Tonia:  Also, by piling all the blame for ‘taking Jesus’ to a party on Mariana, it takes away the fact that Jesus made his own decision.  Both Jesus and Mariana are very good at manipulating in order to get their way.  It’s a survival skill both have learned well.  
Jesus wanted to get out of the house.  When he found out Mariana was going to a party, he found a way to come, too.   He did that.  He’s not an infant or a pet. 
Tara: And she did not put him in any danger!
Mariana: Jesus had a seizure last night.
Tonia:  You know I would be the first one to talk about medical privacy issues being breached but this is something Moms needed to know, for Jesus’s safety, and I’m glad Mariana knew that.
Tara: Yes, Mama needed to know this.

Lena:  What the hell were you thinking?  Going to a party?  Trying to hide a seizure from me again?  
Jesus: What are you gonna do?  Are you gonna ground me?  It’s not like I can go anywhere anyway.  
Lena:  Do you know how hard I’m working?  Calling doctors.  Reading up on treatments.  Trying to help YOU get better?  And then YOU go and try to pull something like THIS? So, no, you can’t leave the house.  And no one’s coming over, either.  Including Emma!
Tonia:  Wow…a guilt trip and complete social isolation all in one fell swoop.  
And “something like this” is Jesus going to a party and choosing not to tell Lena about a seizure.  If Lena wants to ground him (and Mariana) for going to a party at a warehouse without her knowledge?  Go for it.  Especially as Mariana lied about where they’d really be.
But to make Jesus’s lecture all about how hard his injury is on Lena and the revoking of Jesus’s single visitor (especially as he is not in school yet) feels like it definitely crosses the line into emotional abuse.
Tara: I don’t know what he was thinking, Lena.  Perhaps that he has been under lock and key for months with not even the social interaction that school provides?  Perhaps that sometimes kids go to parties - even kids with head injuries?
Maybe if you treated him like a human being and not a pile of symptoms to be managed, he would not be so reluctant to tell you about his seizures.
Also, this might come as a shock to you, Lena - but Jesus’s TBI and seizures?  They are not all about you.  And there’s the whole “Getting Better” notion again - how about getting him some counseling? For him and you and Stef to start?  Because you all really need to start communicating again.  
Going to a party is not some slap in the face - it is not some wildly unnecessary risk - it is normal teenage behavior.  
And yeah, restricting Jesus’s only visitor?  So not cool.  Coercive control, anyone?
Jesus:  What?   No!  That is…not fair!
Lena: There are going to be consequences for the behaviors you CAN CONTROL, Jesus!  And lying is one of them!
Tonia:  I love how lying has gone from being dishonest to “a behavior” now that Jesus as a brain injury… <– Sarcasm
Tara: ^Truth
Jesus [grabs his phone off the desk and brings his arm back, ready to throw it, but doesn’t]
Lena:  You throw that–!
Jesus: AND WHAT?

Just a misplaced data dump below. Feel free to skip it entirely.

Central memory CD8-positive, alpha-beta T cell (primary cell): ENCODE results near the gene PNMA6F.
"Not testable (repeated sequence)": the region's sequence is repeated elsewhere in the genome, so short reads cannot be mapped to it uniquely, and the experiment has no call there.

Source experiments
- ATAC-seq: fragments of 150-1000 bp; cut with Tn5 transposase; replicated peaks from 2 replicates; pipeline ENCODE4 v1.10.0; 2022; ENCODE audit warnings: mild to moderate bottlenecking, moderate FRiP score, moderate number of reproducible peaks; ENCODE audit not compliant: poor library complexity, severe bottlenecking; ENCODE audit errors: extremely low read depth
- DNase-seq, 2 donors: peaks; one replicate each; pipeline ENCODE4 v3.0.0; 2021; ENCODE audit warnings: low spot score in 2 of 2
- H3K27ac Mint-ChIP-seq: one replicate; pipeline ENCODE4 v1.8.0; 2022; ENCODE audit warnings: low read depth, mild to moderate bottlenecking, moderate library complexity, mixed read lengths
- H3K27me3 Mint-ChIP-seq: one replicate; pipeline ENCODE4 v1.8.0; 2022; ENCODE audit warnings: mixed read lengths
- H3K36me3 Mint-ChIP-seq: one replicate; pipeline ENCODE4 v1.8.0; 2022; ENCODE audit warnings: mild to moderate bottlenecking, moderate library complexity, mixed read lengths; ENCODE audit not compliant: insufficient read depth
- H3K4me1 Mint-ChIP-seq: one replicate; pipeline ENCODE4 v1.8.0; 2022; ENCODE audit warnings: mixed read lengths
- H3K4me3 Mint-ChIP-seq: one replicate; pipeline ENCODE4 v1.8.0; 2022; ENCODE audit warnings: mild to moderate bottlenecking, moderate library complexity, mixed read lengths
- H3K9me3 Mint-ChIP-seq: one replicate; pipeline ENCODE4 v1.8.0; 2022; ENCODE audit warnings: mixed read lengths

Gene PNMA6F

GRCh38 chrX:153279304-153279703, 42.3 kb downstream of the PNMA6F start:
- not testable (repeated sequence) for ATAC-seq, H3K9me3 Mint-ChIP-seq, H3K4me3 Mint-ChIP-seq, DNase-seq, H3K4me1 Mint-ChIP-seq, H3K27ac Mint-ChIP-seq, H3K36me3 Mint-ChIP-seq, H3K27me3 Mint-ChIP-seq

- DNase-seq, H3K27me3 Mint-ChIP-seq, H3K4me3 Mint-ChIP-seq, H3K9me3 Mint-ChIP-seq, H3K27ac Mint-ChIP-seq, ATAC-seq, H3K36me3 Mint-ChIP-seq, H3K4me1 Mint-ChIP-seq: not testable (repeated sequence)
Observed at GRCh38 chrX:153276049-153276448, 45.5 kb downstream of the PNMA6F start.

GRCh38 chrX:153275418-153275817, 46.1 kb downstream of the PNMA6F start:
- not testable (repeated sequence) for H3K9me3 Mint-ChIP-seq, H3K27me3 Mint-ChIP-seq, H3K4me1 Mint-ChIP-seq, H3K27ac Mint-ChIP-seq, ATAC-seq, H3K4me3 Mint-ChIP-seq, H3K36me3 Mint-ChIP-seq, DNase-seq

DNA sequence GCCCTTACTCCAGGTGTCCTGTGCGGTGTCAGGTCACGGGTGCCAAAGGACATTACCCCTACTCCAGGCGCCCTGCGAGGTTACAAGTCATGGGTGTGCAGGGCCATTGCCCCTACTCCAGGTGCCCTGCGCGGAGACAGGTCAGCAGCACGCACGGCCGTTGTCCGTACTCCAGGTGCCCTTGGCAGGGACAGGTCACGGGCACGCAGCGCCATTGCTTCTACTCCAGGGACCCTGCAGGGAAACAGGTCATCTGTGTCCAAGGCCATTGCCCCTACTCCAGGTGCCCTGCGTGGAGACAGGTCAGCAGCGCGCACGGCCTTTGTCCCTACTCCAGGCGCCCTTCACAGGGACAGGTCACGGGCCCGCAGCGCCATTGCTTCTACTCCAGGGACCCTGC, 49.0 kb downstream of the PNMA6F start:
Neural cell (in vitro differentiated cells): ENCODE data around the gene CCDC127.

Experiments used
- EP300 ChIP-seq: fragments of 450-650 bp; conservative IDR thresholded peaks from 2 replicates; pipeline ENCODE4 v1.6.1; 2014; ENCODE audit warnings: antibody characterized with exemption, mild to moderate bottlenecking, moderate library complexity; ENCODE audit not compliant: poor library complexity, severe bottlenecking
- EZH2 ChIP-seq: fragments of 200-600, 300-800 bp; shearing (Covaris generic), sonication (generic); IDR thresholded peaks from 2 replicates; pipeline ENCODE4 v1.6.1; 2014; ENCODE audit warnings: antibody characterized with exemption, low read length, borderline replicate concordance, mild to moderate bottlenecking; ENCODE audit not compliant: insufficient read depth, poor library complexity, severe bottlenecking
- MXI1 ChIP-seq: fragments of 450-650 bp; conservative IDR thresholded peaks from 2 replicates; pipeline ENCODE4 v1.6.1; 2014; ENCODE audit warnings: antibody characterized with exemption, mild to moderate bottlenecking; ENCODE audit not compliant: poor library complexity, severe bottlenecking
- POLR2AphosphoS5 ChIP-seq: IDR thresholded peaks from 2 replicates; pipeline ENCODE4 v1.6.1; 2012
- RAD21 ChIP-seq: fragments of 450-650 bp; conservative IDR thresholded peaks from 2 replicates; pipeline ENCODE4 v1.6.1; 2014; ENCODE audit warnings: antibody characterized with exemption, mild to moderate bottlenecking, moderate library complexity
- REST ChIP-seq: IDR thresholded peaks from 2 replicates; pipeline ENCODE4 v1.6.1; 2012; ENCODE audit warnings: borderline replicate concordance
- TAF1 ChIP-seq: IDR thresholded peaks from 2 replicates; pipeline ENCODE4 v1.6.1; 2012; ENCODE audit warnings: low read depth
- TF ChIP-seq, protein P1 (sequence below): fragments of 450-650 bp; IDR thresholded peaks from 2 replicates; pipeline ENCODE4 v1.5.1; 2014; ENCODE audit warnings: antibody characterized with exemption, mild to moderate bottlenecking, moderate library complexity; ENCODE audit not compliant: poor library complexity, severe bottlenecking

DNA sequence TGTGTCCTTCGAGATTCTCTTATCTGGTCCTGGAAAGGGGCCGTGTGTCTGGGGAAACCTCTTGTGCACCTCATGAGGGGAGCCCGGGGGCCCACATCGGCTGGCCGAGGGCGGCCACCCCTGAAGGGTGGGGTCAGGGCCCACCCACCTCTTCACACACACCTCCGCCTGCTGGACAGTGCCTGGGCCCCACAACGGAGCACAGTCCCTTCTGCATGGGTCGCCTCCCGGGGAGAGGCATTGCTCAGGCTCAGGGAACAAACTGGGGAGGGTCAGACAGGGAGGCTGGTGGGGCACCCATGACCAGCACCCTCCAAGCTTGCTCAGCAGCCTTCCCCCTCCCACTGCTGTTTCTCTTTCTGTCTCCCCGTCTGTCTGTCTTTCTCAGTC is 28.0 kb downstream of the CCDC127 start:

Lena: There are inpatient programs!  Hospitals with intensive behavioral therapy!  YOU continue to act out like this, and that’s exactly where you’re going!
Tonia:  This was the second aspect of the show that made my jaw drop.  Threatening Jesus with institutionalization is so devastating. 
Disabled people have a long history of abuse and institutionalization.  
When we were born, it was still commonplace to institutionalize your disabled babies and children.  The only reason we have the life we do is that our family went against the grain at the time and made the decision to raise us at home.  They wanted us.  They valued us.  So, today, we live on our own (together).  We help each other.  We adapt for each other.  And after watching this?  When we were deeply upset and it had been hours since this scene aired?  We made a promise that we would never institutionalize each other.
Also, Jesus’s biggest fear (we see it in 4x12) is being abandoned.  He and Mariana spent their early years neglected and abandoned by their birth mother.  Lena knows this.  To threaten an adopted child that he will be sent away (and without his twin no less) is just plain wrong.  She has a Ph-D in something child-related.  She and Stef have had to take classes to be foster parents.  They’ve learned about how all these kids come from trauma.  How they will use lying to get what they need or when they feel backed into a corner.  That is not to say, don’t ever punish an adopted kid from a traumatic background for lying, but threatening to institutionalize him if he doesn’t act the way his parents want him to act?  That crosses the line.
People can and do send their kids places when a situation calls for it.  We know that.  But to threaten to send your kid away for having a brain injury?  A kid who’s been neglected and abandoned?  Who was in foster care for years and didn’t have a stable home til he was 8?  He’s only known stability for as many years as he has known instability.  I just can’t wrap my mind around how someone like Lena, with her background, could say this to a child with Jesus’s background?